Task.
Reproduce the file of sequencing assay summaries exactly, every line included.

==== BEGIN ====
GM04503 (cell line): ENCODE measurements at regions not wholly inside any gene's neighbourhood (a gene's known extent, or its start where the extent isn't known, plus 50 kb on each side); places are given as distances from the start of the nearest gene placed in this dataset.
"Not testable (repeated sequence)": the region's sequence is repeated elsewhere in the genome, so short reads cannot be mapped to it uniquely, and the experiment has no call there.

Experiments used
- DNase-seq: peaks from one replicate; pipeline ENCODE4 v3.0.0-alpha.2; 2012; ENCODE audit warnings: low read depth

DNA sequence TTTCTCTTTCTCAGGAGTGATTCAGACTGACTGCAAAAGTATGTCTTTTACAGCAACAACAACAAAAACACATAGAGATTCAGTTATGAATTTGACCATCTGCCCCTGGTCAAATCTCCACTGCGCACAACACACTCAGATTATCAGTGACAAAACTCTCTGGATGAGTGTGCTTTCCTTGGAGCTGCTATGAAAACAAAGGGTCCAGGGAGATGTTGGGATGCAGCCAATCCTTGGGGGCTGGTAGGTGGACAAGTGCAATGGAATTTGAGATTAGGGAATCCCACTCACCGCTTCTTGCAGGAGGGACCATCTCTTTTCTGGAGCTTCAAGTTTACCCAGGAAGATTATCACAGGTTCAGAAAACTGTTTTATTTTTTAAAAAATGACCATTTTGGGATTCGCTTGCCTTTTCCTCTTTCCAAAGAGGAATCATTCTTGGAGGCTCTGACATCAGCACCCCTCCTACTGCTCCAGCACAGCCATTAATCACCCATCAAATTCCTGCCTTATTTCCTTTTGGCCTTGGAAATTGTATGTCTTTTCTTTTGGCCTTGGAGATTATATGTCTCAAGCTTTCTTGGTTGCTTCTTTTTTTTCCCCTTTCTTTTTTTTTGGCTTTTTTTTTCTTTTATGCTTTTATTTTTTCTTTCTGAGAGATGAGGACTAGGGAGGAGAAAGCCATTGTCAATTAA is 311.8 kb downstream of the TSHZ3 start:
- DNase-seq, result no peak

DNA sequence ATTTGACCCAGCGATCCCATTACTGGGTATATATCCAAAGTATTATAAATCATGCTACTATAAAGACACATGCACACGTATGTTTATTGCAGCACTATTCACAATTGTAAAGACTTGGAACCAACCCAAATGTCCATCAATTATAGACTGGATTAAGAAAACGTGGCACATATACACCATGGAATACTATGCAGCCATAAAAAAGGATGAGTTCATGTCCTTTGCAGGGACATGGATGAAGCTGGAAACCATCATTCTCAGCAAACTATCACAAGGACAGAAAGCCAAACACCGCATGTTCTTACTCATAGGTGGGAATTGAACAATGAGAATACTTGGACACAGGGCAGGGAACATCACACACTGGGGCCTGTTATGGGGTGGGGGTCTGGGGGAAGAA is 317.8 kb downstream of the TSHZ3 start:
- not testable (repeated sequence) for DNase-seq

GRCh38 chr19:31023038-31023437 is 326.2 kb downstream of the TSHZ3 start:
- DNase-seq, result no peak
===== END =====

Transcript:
GM04503 (cell line): ENCODE measurements at regions not wholly inside any gene's neighbourhood (a gene's known extent, or its start where the extent isn't known, plus 50 kb on each side); places are given as distances from the start of the nearest gene placed in this dataset.
"Not testable (repeated sequence)": the region's sequence is repeated elsewhere in the genome, so short reads cannot be mapped to it uniquely, and the experiment has no call there.

Experiments used
- DNase-seq: peaks from one replicate; pipeline ENCODE4 v3.0.0-alpha.2; 2012; ENCODE audit warnings: low read depth

DNA sequence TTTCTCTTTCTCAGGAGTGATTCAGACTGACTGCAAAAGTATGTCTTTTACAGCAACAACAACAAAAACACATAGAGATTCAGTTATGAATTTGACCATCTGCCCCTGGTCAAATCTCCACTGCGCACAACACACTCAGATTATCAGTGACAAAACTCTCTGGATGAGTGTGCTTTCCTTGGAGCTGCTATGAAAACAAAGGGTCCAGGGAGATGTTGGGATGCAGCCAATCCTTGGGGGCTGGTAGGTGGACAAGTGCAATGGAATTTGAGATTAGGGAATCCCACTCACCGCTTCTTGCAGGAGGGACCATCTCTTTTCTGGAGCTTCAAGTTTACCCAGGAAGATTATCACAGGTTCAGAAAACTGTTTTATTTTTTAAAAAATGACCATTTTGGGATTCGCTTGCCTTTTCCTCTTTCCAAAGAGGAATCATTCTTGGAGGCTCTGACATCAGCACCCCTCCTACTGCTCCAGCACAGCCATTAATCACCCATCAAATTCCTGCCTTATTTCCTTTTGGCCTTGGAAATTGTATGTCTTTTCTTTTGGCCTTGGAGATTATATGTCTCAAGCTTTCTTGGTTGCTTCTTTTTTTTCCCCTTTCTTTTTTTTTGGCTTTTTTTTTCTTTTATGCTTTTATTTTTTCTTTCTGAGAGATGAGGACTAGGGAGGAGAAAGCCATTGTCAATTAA is 311.8 kb downstream of the TSHZ3 start:
- DNase-seq, result no peak

DNA sequence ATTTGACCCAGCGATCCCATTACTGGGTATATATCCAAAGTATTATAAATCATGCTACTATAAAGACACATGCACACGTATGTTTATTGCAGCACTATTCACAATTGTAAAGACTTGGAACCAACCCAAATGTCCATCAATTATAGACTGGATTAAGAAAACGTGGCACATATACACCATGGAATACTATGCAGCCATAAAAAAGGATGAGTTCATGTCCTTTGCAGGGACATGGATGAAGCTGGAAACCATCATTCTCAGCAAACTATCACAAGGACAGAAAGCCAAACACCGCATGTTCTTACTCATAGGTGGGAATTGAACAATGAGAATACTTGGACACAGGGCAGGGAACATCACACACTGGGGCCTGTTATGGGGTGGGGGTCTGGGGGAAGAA is 317.8 kb downstream of the TSHZ3 start:
- not testable (repeated sequence) for DNase-seq

GRCh38 chr19:31023038-31023437 is 326.2 kb downstream of the TSHZ3 start:
- DNase-seq, result no peak